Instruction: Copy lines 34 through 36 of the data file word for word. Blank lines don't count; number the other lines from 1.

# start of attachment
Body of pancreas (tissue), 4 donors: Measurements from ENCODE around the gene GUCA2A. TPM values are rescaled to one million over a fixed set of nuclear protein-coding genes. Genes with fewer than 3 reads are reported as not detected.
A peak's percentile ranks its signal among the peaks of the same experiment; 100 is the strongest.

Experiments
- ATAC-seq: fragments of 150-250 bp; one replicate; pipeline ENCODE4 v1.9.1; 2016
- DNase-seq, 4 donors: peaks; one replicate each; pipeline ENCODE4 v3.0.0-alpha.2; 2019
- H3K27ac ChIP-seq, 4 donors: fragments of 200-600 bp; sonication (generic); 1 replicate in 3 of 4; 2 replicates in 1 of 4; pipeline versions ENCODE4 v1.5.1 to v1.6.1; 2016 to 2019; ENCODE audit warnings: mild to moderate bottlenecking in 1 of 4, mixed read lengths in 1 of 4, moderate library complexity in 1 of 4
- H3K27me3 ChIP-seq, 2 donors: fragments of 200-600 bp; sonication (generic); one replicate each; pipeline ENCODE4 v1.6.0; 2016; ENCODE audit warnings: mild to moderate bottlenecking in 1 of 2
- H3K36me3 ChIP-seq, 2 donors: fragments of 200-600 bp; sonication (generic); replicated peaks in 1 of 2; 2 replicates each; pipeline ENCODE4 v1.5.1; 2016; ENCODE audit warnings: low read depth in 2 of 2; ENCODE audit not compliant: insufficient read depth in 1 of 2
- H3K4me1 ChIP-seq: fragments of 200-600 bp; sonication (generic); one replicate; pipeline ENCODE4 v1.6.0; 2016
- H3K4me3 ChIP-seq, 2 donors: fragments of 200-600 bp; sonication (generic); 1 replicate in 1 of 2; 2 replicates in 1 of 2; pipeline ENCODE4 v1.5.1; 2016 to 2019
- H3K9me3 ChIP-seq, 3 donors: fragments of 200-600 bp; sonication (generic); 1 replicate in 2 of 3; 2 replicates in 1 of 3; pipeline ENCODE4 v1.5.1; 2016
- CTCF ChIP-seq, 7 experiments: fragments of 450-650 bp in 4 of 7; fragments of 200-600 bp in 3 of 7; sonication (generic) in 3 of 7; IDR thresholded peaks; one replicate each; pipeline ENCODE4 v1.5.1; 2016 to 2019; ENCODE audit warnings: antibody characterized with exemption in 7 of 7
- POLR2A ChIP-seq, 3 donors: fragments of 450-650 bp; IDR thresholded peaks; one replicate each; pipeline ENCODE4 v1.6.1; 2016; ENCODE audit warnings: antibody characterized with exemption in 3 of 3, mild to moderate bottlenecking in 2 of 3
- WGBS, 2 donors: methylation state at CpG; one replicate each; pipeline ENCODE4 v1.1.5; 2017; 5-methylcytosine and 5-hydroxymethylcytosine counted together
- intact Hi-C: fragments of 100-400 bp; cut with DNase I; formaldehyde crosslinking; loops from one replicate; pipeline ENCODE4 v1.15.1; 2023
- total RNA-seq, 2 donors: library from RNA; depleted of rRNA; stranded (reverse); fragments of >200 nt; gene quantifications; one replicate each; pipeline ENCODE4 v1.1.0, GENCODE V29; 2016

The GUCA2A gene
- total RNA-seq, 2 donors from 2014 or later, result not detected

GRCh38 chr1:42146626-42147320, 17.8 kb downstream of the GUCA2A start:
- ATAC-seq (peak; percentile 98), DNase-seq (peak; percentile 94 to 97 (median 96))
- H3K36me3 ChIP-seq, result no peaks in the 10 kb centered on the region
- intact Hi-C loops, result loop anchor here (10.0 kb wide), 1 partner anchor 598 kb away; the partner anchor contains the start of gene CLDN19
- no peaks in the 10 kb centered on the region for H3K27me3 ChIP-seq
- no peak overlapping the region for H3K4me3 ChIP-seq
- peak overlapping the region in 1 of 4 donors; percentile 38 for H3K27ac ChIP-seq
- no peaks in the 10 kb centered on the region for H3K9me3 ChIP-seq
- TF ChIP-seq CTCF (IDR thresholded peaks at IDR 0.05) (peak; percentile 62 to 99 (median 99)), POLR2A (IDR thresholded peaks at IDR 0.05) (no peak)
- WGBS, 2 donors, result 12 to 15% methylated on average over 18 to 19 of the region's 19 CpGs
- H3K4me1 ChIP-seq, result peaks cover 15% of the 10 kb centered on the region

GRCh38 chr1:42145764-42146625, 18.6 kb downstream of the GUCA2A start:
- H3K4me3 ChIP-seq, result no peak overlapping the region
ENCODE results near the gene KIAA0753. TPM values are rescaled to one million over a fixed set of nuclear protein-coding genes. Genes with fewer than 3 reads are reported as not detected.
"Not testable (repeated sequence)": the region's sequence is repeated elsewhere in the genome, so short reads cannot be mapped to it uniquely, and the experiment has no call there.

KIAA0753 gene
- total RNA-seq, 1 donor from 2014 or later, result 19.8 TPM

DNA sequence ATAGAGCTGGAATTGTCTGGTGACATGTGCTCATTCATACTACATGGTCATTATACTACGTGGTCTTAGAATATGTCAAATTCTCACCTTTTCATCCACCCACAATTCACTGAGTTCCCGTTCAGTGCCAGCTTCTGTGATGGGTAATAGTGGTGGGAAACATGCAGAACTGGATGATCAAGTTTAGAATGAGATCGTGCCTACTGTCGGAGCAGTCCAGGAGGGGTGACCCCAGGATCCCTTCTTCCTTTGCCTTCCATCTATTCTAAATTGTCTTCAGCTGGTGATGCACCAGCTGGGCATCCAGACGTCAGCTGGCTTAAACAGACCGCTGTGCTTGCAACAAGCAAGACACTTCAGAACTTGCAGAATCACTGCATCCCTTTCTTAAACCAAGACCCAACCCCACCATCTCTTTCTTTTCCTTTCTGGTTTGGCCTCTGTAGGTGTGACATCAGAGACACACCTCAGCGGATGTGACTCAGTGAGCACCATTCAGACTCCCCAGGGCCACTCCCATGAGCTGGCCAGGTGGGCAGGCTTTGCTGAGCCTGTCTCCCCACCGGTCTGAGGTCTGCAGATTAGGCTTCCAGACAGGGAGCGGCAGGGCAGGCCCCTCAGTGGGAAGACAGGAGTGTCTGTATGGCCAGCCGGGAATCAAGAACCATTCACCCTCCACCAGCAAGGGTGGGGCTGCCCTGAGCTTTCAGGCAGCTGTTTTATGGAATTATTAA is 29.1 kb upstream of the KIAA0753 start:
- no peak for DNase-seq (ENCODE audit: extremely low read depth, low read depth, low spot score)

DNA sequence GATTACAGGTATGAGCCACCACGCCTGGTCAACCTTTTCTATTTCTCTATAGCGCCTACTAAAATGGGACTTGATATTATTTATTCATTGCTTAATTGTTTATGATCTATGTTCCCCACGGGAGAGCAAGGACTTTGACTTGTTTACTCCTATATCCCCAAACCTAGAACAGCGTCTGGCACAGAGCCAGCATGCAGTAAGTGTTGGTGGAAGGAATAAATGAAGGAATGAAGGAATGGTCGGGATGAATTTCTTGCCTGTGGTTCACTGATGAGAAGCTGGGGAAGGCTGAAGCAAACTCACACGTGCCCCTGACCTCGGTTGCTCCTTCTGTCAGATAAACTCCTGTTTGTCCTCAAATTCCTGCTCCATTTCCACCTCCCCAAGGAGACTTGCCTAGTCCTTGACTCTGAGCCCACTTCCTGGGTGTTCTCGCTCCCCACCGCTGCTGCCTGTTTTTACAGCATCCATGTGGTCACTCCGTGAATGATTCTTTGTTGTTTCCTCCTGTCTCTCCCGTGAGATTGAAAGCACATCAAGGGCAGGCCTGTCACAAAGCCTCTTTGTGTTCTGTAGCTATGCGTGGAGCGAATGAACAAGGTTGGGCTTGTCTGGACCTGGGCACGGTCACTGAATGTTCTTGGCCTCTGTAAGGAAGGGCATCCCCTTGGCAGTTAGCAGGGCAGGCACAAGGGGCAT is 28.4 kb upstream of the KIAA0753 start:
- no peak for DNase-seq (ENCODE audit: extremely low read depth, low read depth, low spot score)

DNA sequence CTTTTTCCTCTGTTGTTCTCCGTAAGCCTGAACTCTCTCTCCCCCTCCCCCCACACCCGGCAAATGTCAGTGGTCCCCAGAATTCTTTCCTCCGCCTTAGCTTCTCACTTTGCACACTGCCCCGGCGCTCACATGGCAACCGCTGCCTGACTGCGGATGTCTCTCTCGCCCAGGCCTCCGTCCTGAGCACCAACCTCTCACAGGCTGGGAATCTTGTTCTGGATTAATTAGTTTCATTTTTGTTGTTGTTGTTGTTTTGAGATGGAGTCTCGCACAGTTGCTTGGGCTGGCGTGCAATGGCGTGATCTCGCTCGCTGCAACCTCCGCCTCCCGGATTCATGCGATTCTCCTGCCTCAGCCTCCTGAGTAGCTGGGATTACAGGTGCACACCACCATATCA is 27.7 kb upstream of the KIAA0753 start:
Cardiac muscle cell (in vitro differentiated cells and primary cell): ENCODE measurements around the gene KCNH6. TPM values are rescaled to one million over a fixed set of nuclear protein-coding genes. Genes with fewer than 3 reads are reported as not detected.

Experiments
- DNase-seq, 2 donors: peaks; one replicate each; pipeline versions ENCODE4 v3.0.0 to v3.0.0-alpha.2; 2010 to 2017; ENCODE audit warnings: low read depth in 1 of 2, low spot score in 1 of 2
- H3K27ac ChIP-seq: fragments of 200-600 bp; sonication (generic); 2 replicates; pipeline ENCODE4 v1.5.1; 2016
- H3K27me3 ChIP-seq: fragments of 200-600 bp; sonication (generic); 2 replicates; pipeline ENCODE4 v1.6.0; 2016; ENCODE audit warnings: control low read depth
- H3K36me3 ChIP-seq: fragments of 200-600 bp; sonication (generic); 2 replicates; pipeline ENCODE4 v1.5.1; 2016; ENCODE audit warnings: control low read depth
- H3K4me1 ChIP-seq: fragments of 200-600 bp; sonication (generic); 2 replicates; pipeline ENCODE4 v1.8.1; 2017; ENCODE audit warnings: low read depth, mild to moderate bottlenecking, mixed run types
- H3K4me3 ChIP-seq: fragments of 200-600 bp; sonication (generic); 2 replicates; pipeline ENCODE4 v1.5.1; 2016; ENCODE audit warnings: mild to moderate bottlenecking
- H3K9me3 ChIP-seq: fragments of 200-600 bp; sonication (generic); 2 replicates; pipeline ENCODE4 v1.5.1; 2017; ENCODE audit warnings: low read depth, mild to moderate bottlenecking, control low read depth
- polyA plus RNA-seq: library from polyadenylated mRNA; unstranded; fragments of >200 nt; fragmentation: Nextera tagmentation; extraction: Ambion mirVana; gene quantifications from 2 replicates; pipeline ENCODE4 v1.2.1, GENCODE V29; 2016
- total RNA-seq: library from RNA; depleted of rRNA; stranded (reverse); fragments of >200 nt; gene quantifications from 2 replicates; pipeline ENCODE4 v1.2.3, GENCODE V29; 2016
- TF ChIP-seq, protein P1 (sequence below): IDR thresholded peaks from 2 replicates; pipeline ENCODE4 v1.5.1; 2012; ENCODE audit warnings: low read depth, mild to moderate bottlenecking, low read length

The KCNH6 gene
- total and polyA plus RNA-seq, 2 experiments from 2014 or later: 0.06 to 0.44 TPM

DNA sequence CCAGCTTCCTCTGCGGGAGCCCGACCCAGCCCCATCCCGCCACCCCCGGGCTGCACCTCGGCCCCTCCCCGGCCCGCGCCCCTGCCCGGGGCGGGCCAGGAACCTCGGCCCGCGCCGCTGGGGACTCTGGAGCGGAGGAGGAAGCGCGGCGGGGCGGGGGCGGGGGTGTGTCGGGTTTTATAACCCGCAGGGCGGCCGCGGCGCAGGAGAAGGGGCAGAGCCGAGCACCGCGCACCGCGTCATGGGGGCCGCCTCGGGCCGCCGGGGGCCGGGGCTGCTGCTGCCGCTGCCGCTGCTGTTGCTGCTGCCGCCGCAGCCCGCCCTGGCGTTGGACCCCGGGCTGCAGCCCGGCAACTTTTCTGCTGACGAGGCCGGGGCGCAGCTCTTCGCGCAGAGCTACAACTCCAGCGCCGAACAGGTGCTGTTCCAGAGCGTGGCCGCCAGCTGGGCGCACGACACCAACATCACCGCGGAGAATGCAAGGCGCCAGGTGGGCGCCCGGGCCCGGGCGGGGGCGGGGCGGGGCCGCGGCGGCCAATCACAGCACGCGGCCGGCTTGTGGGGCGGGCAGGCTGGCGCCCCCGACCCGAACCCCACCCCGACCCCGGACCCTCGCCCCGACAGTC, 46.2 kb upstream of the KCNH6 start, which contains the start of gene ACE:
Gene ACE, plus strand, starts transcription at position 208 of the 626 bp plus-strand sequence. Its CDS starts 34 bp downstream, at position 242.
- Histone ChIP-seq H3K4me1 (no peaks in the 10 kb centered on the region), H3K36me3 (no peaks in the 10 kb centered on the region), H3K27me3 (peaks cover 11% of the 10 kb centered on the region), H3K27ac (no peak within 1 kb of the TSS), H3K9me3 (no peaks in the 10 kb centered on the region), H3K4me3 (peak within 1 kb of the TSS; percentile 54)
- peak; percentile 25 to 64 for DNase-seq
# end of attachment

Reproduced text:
KIAA0753 gene
- total RNA-seq, 1 donor from 2014 or later, result 19.8 TPM

DNA sequence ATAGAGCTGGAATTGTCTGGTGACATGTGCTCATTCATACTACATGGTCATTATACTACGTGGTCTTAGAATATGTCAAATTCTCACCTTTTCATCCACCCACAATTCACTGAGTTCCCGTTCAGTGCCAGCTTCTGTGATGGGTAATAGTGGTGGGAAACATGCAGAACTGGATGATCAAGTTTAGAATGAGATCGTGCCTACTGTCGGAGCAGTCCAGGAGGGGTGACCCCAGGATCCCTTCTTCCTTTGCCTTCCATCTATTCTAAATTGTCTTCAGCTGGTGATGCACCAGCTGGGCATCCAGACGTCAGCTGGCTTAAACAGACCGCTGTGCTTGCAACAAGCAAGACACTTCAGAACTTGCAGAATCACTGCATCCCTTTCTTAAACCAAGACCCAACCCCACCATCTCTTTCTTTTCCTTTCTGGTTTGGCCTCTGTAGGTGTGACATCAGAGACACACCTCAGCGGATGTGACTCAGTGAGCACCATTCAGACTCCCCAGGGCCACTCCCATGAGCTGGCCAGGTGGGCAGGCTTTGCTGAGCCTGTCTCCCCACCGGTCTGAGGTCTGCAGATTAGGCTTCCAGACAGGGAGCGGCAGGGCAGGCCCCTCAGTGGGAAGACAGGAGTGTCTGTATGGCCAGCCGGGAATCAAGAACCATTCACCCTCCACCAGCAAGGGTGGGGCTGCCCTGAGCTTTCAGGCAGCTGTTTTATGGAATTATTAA is 29.1 kb upstream of the KIAA0753 start: